TORONTO - Right-wing juggernaut Rob Ford has been elected mayor of Canada's most populous city, defeating former deputy premier George Smitherman in a bitter 10-month race.

With 80 per cent of Toronto polls reporting, Ford took 50 per cent of the vote, compared to Smitherman's 33 per cent and third-place finisher Joe Pantalone at 11 per cent.

Smitherman was considered an early favourite to win, but couldn't compete against Ford who tapped into a potent well of voter fury with his tax-cutting, "stop the gravy train" message.

Polls closed in the Toronto race — and in the majority of the 443 other Ontario municipal races — at 8 p.m. ET.

Even the dying days of the contest were marred by ugly incidents, including homophobic ads targeting the openly gay Smitherman, and a newspaper article — later pulled from the Globe and Mail website — that took a shot at Ford's weight.

Many experts had predicted that a Ford victory could herald a conservative sweep in next fall's Ontario election.

After two terms of majority rule, recent polls suggest that Liberal Premier Dalton McGuinty's popularity is fading over voter concerns with pocketbook issues, such as rising electricity bills and his controversial introduction of the harmonized sales tax.

By contrast, the race just west of the city in Mississauga has been decidedly uneventful, where voters are watching to see how well 89-year-old Mayor Hazel McCallion performs in her 12th election campaign.

"Hurricane" Hazel typically doesn't campaign, put up signs or buy political ads. Her 31-year tenure as mayor is considered to be so rock solid — a conflict-of-interest scandal involving her son is expected to barely make a dent in the 90 per cent voter support she's known to command.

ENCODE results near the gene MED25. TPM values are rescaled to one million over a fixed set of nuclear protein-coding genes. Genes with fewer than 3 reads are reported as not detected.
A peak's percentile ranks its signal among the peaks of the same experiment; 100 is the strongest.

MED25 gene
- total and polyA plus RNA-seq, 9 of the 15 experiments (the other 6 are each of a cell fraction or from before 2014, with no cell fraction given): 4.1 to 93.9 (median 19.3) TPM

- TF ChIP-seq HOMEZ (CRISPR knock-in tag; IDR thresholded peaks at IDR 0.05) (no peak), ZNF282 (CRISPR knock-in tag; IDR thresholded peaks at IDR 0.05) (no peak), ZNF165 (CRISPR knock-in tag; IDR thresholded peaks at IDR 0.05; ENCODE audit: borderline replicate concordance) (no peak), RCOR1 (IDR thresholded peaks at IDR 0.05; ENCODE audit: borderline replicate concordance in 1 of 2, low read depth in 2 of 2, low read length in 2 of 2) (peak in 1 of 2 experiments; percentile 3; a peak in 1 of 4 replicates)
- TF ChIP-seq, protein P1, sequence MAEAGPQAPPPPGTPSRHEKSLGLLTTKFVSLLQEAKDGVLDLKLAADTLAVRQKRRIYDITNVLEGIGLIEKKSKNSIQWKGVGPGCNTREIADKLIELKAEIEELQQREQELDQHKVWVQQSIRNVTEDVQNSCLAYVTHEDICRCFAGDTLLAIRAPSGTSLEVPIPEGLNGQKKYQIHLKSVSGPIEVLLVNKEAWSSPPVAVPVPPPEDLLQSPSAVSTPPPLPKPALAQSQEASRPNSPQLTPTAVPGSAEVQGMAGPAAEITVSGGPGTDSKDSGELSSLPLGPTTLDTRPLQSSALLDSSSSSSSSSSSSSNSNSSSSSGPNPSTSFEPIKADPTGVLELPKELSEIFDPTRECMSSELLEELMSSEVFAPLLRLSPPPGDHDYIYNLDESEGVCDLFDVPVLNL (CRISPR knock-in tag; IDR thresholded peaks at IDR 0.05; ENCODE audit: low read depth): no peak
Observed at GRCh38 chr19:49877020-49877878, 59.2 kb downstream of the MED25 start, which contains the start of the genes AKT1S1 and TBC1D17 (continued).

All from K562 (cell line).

Meanwhile in Ottawa, another former provincial cabinet minister — Jim Watson — is battling it out against businessman-turned-politician Larry O'Brien in a race dominated by transit and urban development issues.

Watson had 48 per cent of the vote with nearly half of all polls reporting. O'Brien had 24 per cent.

O'Brien, the conservative incumbent, made a startling admission earlier this month that his first two years as mayor were a "disaster," but implored voters to give him a second chance.

His rocky term as mayor of Canada's capital included allegations of influence peddling that forced him to step down temporarily as the matter went to trial. He resumed his duties after being acquitted.

Other interesting races include London, where former Liberal MP Joe Fontana is trying to keep long-standing Mayor Anne Marie DeCicco-Best from winning a fourth term. Ex-Liberal MP Maurizio Bevilacqua is also taking a shot at the mayor's seat in Vaughan, taking on incumbent Linda Jackson, who is headed to court to face Municipal Elections Act charges.

In all, there are 444 municipal votes in Ontario.